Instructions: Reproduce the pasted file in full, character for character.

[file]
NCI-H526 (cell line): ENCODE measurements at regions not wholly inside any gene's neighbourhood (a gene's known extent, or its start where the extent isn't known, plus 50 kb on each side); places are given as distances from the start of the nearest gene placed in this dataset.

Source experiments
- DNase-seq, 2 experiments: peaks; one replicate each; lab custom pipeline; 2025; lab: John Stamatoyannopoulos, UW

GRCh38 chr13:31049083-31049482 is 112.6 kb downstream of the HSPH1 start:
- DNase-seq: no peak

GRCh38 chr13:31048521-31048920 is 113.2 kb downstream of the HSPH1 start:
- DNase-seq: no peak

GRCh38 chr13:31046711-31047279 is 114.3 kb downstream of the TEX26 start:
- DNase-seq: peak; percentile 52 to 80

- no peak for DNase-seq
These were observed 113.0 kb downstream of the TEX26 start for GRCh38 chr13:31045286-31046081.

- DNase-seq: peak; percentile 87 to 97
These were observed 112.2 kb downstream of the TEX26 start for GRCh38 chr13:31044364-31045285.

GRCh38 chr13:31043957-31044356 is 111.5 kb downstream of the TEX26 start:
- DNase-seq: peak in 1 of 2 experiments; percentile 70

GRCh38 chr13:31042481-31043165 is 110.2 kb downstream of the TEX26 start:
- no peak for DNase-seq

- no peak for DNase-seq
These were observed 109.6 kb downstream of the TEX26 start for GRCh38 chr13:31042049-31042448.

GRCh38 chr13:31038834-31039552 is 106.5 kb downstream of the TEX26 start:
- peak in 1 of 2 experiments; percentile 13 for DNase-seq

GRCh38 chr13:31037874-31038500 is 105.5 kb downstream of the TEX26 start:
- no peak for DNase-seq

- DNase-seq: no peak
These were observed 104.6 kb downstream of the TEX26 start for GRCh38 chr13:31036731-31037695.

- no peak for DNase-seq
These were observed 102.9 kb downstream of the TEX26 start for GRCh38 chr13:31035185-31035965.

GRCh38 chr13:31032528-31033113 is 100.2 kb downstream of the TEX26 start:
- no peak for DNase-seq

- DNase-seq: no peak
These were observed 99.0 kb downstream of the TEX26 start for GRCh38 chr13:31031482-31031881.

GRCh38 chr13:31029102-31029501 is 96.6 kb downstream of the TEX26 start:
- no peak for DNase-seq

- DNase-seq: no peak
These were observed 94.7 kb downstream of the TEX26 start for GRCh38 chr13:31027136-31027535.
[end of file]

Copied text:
NCI-H526 (cell line): ENCODE measurements at regions not wholly inside any gene's neighbourhood (a gene's known extent, or its start where the extent isn't known, plus 50 kb on each side); places are given as distances from the start of the nearest gene placed in this dataset.

Source experiments
- DNase-seq, 2 experiments: peaks; one replicate each; lab custom pipeline; 2025; lab: John Stamatoyannopoulos, UW

GRCh38 chr13:31049083-31049482 is 112.6 kb downstream of the HSPH1 start:
- DNase-seq: no peak

GRCh38 chr13:31048521-31048920 is 113.2 kb downstream of the HSPH1 start:
- DNase-seq: no peak

GRCh38 chr13:31046711-31047279 is 114.3 kb downstream of the TEX26 start:
- DNase-seq: peak; percentile 52 to 80

- no peak for DNase-seq
These were observed 113.0 kb downstream of the TEX26 start for GRCh38 chr13:31045286-31046081.

- DNase-seq: peak; percentile 87 to 97
These were observed 112.2 kb downstream of the TEX26 start for GRCh38 chr13:31044364-31045285.

GRCh38 chr13:31043957-31044356 is 111.5 kb downstream of the TEX26 start:
- DNase-seq: peak in 1 of 2 experiments; percentile 70

GRCh38 chr13:31042481-31043165 is 110.2 kb downstream of the TEX26 start:
- no peak for DNase-seq

- no peak for DNase-seq
These were observed 109.6 kb downstream of the TEX26 start for GRCh38 chr13:31042049-31042448.

GRCh38 chr13:31038834-31039552 is 106.5 kb downstream of the TEX26 start:
- peak in 1 of 2 experiments; percentile 13 for DNase-seq

GRCh38 chr13:31037874-31038500 is 105.5 kb downstream of the TEX26 start:
- no peak for DNase-seq

- DNase-seq: no peak
These were observed 104.6 kb downstream of the TEX26 start for GRCh38 chr13:31036731-31037695.

- no peak for DNase-seq
These were observed 102.9 kb downstream of the TEX26 start for GRCh38 chr13:31035185-31035965.

GRCh38 chr13:31032528-31033113 is 100.2 kb downstream of the TEX26 start:
- no peak for DNase-seq

- DNase-seq: no peak
These were observed 99.0 kb downstream of the TEX26 start for GRCh38 chr13:31031482-31031881.

GRCh38 chr13:31029102-31029501 is 96.6 kb downstream of the TEX26 start:
- no peak for DNase-seq

- DNase-seq: no peak
These were observed 94.7 kb downstream of the TEX26 start for GRCh38 chr13:31027136-31027535.